The Chilling Legend of Geraldine Creekmore: Haunting Tales from the York House

“Oh, Baby, Don’t Say a Word”: Exploring the Enigmatic York House in Pikeville, Kentucky

Greetings, everyone! It’s “Haunted” Heather once again, and today I have an intriguing topic to share with you: the York House, also known as the Creekmore Mansion, located in Pikeville, Kentucky. This place holds a captivating history. While the Hatfield-McCoy feud is well-known in Pikeville and Mingo County, there are lesser-known details about their lawyer, John Dills, and, more specifically, his house. In the Dill Cemetery, open to the public, the rest notable figures like Randolph McCoy, Sarah McCoy, Roseanna McCoy, and many others.

John Dills, a father of five children, including Augusta, gifted his daughter the York House when she married a wealthy lawyer named James York at 25. The house, built in the early 1800s, still stands at 2-3 Main Street in Pikeville. If you visit, you can even see the original stained-glass piano that has remained in its place for over a century. However, one noticeable absence is the tower. In the mid-1900s, the tower was mysteriously removed, leaving behind unanswered questions and speculation.

The tower’s removal might be connected to the chilling screams of a child that echoed from its confines. This child was Geraldine Creekmore. According to local folklore, she would unleash blood-curdling wails without apparent cause. Rumors suggest she may have suffered from a high fever that left her with permanent brain damage, or she might have been born with a disability that people of that time didn’t understand or accept. This lack of understanding may have fueled the rumors surrounding Geraldine’s screams.

Regardless of the cause, the outcome remained the same: Geraldine’s terrifying screams unsettled her neighbors and deterred them from approaching the house. Witnesses claim that Geraldine would appear in the window whenever someone passed by, screaming at the top of her lungs. Even today, people report seeing Geraldine in a white nightgown, floating around the house and occasionally peering out of the windows, creating an eerie atmosphere. Pikeville college students have also shared accounts of flickering lights and strange occurrences within the house. Therefore, if you decide to visit the Horn or Cows areas in search of paranormal activity or specifically to encounter Geraldine, exercise caution, as you may find more than you bargained for.

During my visit to the York House, I captured some chilling pictures. I would love to hear your thoughts on them. [Applause] I must confess that while exploring the upper level of the house, I felt an inexplicable strangeness. I captured an intriguing light anomaly during this time, seemingly moving from one side to another before disappearing above the house. Now, I’m not one to attribute everything to the paranormal. I understand the workings of photography, including lens flares and ghosting. However, this particular occurrence didn’t fit those explanations, and my feeling was unusually accurate, which only happens sometimes. As a hopeful skeptic, I maintain a logical and skeptical perspective, but being at the York House was undeniably intriguing. While there was nothing overtly wrong that I could sense, the experience was worth it.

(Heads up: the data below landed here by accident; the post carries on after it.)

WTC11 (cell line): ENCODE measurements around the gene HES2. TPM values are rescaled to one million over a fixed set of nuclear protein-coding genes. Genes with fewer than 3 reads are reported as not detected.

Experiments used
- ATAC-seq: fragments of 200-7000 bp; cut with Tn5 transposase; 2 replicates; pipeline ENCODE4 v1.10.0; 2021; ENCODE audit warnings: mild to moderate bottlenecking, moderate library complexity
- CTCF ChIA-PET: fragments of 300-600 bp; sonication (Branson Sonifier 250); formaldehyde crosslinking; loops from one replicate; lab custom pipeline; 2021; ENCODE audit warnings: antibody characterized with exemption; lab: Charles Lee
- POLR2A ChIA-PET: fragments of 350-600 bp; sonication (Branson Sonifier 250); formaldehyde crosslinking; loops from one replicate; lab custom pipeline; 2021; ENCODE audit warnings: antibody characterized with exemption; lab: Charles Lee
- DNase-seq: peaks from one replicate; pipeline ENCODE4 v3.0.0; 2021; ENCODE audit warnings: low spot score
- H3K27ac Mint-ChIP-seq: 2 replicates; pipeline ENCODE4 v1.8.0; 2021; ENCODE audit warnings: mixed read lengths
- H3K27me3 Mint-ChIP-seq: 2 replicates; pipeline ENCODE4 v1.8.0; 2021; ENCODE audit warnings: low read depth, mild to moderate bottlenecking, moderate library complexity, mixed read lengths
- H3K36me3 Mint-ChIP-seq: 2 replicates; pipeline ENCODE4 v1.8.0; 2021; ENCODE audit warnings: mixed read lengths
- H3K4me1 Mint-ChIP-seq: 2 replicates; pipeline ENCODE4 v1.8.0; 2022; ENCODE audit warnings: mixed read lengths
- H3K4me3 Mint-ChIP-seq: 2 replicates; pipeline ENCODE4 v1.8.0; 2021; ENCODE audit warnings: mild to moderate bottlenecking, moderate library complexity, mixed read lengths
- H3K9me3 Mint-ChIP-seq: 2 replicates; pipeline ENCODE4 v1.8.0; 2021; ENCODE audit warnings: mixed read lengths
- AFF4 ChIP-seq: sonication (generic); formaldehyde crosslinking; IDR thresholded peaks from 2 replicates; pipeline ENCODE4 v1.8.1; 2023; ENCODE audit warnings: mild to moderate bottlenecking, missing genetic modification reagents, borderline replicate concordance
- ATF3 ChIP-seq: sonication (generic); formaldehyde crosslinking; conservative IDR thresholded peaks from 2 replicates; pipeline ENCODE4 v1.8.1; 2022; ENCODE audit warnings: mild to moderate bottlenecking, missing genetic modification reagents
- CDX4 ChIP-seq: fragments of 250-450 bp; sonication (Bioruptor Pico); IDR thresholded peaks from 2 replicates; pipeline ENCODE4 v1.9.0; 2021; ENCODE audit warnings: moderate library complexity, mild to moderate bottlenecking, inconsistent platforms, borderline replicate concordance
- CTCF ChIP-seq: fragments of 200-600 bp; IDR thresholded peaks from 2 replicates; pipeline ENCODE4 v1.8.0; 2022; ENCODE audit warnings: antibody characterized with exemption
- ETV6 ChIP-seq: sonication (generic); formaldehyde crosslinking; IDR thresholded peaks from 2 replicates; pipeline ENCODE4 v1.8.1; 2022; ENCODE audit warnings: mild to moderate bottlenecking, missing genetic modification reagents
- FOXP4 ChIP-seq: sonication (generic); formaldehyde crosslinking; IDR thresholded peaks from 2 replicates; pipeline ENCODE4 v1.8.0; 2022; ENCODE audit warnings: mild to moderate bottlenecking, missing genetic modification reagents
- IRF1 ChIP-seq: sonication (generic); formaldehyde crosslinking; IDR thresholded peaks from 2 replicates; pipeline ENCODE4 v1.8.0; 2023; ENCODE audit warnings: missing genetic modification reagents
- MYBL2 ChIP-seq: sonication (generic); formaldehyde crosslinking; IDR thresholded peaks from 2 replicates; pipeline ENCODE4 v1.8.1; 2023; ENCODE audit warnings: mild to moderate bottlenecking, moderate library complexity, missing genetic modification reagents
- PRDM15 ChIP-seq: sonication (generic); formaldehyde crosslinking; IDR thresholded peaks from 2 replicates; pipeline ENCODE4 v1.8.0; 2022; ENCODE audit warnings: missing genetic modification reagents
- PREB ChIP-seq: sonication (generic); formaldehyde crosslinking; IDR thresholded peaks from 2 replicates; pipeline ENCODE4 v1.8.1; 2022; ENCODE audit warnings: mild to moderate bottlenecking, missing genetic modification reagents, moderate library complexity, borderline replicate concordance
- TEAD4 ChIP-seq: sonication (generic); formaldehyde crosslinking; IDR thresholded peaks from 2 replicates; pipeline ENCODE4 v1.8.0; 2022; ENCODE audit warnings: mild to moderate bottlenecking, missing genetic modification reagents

Interestingly, the York House is frequently put up for sale and changes hands from one owner to another. Pikeville had temporary control over it and attempted various endeavors, including transforming it into an inn and later a museum. However, for some unknown reason, success seems elusive. I find this puzzling because, personally, it is a fascinating place. That may be my perspective. Pikeville has captivating attractions, including Boyd graves, sites connected to the Hatfield and McCoy feud, and the York House. An intriguing twist occurred when Pike County Tourism took charge of the York House and discovered a tower hidden in a shed behind the property. Plans are underway to restore the tower, allowing Geraldine to reclaim her special place. Sometimes, stories do have a happy ending.

Before I conclude, Muffin and I would like to express our gratitude for your continued support. Don’t forget to subscribe to our YouTube channel, “Han and Heather,” and connect with us on Facebook through the “Bloody Mingo Web Society.” Thank you, Muffin.


  1. Barbara York Lessard

    You have this history completely wrong; maybe you should have spoken to descendants of the people you speak of before you write about things you do not know. Instead, your haunted house tale is a made-up fantasy that you put your spin on.

    1. William Moore

      Barbara York said it well!!! Or are you writing about your own family or yourself?? You do look the part, and you are from Mingo county WV!! Enough said!! Seek HELP!!!

  2. William Moore

    This is not true! As a member of the York family, I would know!

  3. Barbara York Lessard

    Geraldine, the daughter of Tot Ruth York, never lived in the York house on Main Street, the one you claim she screamed from the tower. She lived in the Augusta Dils York Mansion on Elm Street. Also, Geraldine was born with mental disabilities and had the mind of a child; probably, in today’s world, she would have been diagnosed with autism, which would not be something you would exploit to spin a ridiculous haunted house story. The tower was taken down because of disrepair on the house on Main Street. It’s been so long ago and so insignificant to our family. I feel personally violated by your stories made of half-truths and rumors, but what should I expect from this type of gossip that’s gone on for years from ignorant people?

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